17.07.2019 9:22

WASHINGTON (AP) — It’s House Speaker Nancy Pelosi and top Senate Republican Mitch McConnell vs. hardliners in the White House as lawmakers pursue a deal on federal spending and the debt. And the hardliners, wary of further increases to federal spending, appear to be losing. Talks between Pelosi and Treasury Secretary Steven Mnuchin appear to [...]


Pakistani PM Imran Khan heading to Washington to meet Trump in bid to resurrect ties with US

17.07.2019 8:47

July 17, 2019 8:47 PM
WASHINGTON - Faced with a sceptical foreign policy and defence establishment in Washington, Pakistan's Prime Minister Imran Khan will be going directly to President Donald Trump at the White House next Monday (July 22) to try to resurrect the United States-Pakistan relationship, counterbalance what Pakistan sees as a US tilt towards India, and find a formula for the US to exit neighbouring Afghanistan.

The Man With the Real Power in Brazil

17.07.2019 6:13

(Bloomberg) -- Want to receive this post in your inbox every day? Sign up for the Balance of Power newsletter, and follow Bloomberg Politics on Twitter and Facebook for more.While Brazilian President Jair Bolsonaro complains that lawmakers want to make him a ceremonial head of state like the Queen of England, the real power rests with Rodrigo Maia, the speaker of Congress’s lower house.Pale, paunchy, and soft-spoken — with occasional ferocious flashes of temper — Maia sees his mission as defending the democratic institutions that some of Bolsonaro’s more radical supporters favor scrapping, Simone Iglesias and Samy Adghirni report. Bolsonaro’s son Carlos has repeatedly whipped up his massive social media following against him.Maia, 49, showed his authority this month when he united 17 fractious parties to approve a crucial revamp of a social security system that is dragging on Latin America’s biggest economy. After the Chamber of Deputies passed the measure and sent it to the Senate, he wept as supporters gave him a standing ovation.The speaker backs pro-market aspects of the president’s program, but has blocked flammatory proposals such as loosening gun-control laws. Without a strong democratic system, he argues, Brazil won't attract essential investment.Attacks on Brazil’s institutions by some in Bolsonaro’s camp don’t help.“They’re a movement, an antidemocratic fringe and this doesn’t pressure me,” Maia says. “But it does worry me.”Global HeadlinesRare rebuke | The Democratic-led U.S. House responded to Donald Trump’s sustained attacks on four female Democratic lawmakers by taking the extraordinary step of rebuking the president for racism. The resolution accused the president of having “legitimized and increased fear and hatred of new Americans and people of color.” It is a serious accusation that sharpens the battle lines going into the 2020 elections.Read about how Republicans objected to House Speaker Nancy Pelosi calling Trump’s comments racist.Making the case | The incoming president of the European Commission, Ursula von der Leyen, said in interview she aims to persuade Trump that Europe and the U.S. still have many common interests. One person hoping she succeeds will be her successor as German defense minister. Annegret Kramp-Karrenbauer wants to use the job to revive her chances of becoming chancellor and the last thing she needs is a long-running battle with the White House.Initial penalty | Trump confirmed reluctantly that Turkey won’t be able to buy U.S. F-35 fighter jets because it is taking delivery of a Russian missile-defense system. The U.S. is still weighing economic sanctions, even as Trump inaccurately said that President Recep Tayyip Erdogan was "forced" into buying the S-400 because Obama's administration would not sell him the Patriot system.Sudan deal | The ruling military council and civilian opposition alliance in Sudan signed a political accord today as part of a power-sharing agreement meant to end a crisis that followed the ouster of President Omar al-Bashir in April. A second, constitutional accord is expected to be ratified on Friday that will lead to the formation of an 11-seat sovereign council with executive responsibilities and the holding of elections in three years.Economic cost | Hong Kong's protracted protests might be starting to hurt its economy. The Hong Kong Retail Management Association reported that most of its members saw a single-to-double-digit drop in average sales revenue between June and the first week of July, amid fears the city's political chaos could impact its status as a global financial hub.What to WatchThe signs of summer have arrived in the Chinese resort town of Beidaihe: Umbrellas are out, traffic controls are in place and the regional Communist Party chief has stopped by to check everything's ready for President Xi Jinping's visit. Click here for what to look for at this year's conclave. A clash over digital taxation could overshadow a meeting near Paris of Group of Seven finance chiefs, as France digs in on imposing levies that will hit American tech giants Saudi Arabia says it will allow some businesses to stay open 24 hours a day, news that triggered confusion over whether it was ending rules that require shops to shut for Islam’s five daily prayers.And finally...Former Supreme Court Justice John Paul Stevens died yesterday aged 99. Appointed in 1975 by a Republican president, only to become a leading liberal voice on presidential powers, Stevens retired in 2010 as the second-oldest justice in American history. He frequently spoke for his wing of the court in high-profile dissents, including the 5-4 decision stopping the Florida ballot recounts that might have led to Democrat Al Gore’s election over George W. Bush in 2000. --With assistance from Karen Leigh, Kathleen Hunter and Ben Sills.To contact the author of this story: Karl Maier in Rome at [email protected] contact the editor responsible for this story: Rosalind Mathieson at [email protected], Anthony HalpinFor more articles like this, please visit us at©2019 Bloomberg L.P.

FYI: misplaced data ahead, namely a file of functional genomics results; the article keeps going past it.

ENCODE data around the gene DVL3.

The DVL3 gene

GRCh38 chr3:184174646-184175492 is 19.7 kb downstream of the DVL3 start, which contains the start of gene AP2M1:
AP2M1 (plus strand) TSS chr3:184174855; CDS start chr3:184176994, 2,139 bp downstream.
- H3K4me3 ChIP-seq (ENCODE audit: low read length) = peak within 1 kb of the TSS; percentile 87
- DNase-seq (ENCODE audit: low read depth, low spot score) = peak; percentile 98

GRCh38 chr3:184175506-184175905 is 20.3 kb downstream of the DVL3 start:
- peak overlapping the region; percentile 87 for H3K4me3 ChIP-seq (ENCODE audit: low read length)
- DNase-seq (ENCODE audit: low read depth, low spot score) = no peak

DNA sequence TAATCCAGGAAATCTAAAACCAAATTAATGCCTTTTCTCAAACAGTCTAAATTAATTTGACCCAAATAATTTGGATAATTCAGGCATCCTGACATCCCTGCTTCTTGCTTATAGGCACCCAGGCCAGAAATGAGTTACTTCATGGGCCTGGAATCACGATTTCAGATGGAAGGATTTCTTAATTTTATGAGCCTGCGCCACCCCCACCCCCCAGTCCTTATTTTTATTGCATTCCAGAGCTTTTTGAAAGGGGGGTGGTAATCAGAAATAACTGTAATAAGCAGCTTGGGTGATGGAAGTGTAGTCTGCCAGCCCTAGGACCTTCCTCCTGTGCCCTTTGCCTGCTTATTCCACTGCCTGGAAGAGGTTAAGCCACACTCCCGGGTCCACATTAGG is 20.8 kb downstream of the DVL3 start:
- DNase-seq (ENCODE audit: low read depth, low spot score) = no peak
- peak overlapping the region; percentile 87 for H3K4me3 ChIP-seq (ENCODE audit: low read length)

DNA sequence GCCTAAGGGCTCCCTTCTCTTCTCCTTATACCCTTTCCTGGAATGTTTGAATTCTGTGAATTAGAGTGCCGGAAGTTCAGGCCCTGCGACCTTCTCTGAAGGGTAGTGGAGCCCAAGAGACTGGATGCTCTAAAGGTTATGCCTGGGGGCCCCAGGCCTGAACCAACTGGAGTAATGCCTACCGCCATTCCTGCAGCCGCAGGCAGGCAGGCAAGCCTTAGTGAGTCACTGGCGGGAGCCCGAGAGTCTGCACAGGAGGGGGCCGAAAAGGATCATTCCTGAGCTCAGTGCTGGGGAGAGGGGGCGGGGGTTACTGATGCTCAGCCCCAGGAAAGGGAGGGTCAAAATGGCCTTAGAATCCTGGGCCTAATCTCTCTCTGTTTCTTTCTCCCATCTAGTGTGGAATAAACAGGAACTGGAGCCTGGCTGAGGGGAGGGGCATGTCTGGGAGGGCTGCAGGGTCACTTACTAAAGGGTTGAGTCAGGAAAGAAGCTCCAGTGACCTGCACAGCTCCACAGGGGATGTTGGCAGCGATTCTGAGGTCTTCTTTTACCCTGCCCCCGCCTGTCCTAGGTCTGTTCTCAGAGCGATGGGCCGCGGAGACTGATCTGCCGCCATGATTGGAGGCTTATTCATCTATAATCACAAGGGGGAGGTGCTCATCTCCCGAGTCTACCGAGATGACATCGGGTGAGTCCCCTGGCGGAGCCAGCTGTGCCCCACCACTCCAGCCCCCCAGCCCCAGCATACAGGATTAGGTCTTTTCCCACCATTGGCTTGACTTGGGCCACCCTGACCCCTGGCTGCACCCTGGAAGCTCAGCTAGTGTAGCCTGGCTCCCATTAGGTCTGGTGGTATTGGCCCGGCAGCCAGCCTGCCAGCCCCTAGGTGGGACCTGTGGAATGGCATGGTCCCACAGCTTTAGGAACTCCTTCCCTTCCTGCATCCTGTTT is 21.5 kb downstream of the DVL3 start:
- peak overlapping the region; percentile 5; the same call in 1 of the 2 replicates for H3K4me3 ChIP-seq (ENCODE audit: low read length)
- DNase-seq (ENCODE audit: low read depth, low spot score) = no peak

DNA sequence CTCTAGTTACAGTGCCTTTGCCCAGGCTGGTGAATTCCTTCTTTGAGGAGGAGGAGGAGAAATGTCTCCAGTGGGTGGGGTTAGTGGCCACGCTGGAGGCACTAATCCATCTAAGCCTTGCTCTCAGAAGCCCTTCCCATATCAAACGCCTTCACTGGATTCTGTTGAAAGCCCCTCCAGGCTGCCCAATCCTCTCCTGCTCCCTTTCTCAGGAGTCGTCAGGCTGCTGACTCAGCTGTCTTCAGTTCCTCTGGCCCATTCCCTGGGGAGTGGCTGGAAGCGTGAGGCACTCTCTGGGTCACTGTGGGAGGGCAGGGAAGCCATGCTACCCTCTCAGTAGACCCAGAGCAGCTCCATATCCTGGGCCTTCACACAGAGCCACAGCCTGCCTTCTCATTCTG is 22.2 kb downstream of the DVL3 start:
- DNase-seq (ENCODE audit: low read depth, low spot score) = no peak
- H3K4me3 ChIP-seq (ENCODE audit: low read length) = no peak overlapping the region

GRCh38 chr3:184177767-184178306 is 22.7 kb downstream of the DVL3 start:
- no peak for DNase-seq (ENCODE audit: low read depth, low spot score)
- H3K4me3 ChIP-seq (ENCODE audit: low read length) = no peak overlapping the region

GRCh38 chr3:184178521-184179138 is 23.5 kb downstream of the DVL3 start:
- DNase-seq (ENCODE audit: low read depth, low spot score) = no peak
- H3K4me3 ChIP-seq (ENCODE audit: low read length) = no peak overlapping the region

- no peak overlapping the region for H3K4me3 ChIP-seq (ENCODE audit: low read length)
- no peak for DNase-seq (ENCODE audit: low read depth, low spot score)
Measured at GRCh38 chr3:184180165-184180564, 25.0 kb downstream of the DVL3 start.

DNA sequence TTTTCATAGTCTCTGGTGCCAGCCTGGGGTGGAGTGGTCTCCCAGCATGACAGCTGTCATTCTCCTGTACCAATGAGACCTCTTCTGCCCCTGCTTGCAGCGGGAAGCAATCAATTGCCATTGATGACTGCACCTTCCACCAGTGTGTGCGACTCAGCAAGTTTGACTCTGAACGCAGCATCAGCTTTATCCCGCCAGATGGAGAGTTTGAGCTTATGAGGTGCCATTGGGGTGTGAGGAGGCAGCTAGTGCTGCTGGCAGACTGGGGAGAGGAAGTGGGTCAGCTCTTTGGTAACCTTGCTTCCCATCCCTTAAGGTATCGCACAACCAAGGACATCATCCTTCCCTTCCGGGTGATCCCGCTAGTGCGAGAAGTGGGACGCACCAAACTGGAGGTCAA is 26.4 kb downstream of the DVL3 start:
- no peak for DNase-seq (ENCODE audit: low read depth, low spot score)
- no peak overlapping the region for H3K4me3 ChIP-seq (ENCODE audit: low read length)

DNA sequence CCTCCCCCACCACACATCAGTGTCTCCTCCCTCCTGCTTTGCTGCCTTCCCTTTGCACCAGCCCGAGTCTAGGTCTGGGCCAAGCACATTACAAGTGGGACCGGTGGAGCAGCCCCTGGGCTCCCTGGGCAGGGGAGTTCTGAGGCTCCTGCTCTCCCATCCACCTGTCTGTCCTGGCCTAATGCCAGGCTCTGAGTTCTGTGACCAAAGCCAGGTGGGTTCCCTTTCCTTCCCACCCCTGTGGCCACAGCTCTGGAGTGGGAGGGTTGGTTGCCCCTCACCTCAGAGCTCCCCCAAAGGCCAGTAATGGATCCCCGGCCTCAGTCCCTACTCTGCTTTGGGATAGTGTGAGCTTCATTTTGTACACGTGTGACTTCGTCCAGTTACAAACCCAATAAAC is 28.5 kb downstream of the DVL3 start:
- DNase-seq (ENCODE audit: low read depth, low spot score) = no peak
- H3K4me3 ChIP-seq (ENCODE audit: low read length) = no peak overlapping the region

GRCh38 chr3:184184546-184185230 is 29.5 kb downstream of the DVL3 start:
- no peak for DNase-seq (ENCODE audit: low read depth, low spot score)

Special relationship 2.0: what's next for the transatlantic affair?

17.07.2019 6:05

If Boris Johnson makes it to No10, securing a US-UK trade deal will be top of his agenda - but his White House pal is hard to seduce. Philip Delves Broughton tests the limits of the new special relationship


Why Democrats’ oversight machine is moving so slowly against Trump

17.07.2019 5:03

Lawmakers say they are building a record of White House resistance to testimony from Mueller witnesses — but angst on the left is growing.


Trump team pitches new immigration plan amid furor over border

17.07.2019 3:22

White House adviser Jared Kushner presented the proposal to the president’s Cabinet. Congressional aides expect to see it in the coming days.


Trump’s Cabinet has become severe headache for his White House

17.07.2019 3:22

The president who promised an all-star cast instead faces the highest Cabinet turnover in recent history.


Iran Rejects Pompeo’s Suggestion It Is Willing to Negotiate Over Missile Program

17.07.2019 3:22

The misunderstanding seemed to underscore the White House’s eagerness to turn weeks of confrontation with Iran into a negotiating opportunity — and a reminder of how hard that will be to accomplish.